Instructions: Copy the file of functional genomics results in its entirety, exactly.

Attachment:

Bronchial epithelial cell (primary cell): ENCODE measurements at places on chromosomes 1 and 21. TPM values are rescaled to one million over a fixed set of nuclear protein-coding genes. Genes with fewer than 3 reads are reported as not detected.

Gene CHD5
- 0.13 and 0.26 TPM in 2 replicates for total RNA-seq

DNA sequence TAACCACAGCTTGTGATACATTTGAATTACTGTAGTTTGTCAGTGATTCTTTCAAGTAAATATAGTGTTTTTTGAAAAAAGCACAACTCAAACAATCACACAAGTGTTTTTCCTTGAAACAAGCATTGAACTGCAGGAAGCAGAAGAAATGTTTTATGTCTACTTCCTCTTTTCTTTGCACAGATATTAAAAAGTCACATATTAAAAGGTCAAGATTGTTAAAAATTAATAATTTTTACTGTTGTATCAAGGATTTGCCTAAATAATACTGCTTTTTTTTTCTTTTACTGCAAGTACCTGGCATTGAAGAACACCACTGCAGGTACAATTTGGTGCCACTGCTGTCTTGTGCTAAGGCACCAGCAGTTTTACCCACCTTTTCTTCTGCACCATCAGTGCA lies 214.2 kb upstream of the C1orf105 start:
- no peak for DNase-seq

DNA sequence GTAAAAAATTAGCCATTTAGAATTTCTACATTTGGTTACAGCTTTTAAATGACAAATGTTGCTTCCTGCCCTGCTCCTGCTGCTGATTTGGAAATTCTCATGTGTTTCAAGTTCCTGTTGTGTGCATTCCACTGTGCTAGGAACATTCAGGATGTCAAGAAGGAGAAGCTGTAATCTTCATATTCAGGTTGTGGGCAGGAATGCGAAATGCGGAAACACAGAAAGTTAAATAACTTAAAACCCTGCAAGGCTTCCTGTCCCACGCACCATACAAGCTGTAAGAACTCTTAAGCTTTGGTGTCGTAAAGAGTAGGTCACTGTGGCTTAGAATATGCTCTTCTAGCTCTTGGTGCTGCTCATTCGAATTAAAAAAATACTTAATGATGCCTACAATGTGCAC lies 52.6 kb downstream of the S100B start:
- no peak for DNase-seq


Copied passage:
Bronchial epithelial cell (primary cell): ENCODE measurements at places on chromosomes 1 and 21. TPM values are rescaled to one million over a fixed set of nuclear protein-coding genes. Genes with fewer than 3 reads are reported as not detected.

Gene CHD5
- 0.13 and 0.26 TPM in 2 replicates for total RNA-seq

DNA sequence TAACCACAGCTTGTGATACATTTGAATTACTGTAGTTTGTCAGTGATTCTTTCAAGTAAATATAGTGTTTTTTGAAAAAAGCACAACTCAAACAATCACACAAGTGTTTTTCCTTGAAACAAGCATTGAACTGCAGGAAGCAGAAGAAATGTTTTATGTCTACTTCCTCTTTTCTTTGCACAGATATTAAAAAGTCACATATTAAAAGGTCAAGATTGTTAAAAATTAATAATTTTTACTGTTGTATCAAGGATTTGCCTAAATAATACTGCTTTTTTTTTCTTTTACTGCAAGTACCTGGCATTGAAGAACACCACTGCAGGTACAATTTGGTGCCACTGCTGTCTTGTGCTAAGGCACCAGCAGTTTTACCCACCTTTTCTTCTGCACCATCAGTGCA lies 214.2 kb upstream of the C1orf105 start:
- no peak for DNase-seq

DNA sequence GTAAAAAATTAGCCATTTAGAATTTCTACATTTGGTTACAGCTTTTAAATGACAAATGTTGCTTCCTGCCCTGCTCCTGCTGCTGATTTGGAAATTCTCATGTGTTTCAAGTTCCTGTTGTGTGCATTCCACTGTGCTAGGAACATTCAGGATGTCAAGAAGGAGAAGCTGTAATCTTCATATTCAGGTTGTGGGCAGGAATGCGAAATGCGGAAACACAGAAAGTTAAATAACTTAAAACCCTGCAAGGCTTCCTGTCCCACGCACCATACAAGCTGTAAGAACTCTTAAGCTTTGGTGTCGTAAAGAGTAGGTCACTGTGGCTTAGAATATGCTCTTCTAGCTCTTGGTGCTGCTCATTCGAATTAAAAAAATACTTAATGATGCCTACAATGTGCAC lies 52.6 kb downstream of the S100B start:
- no peak for DNase-seq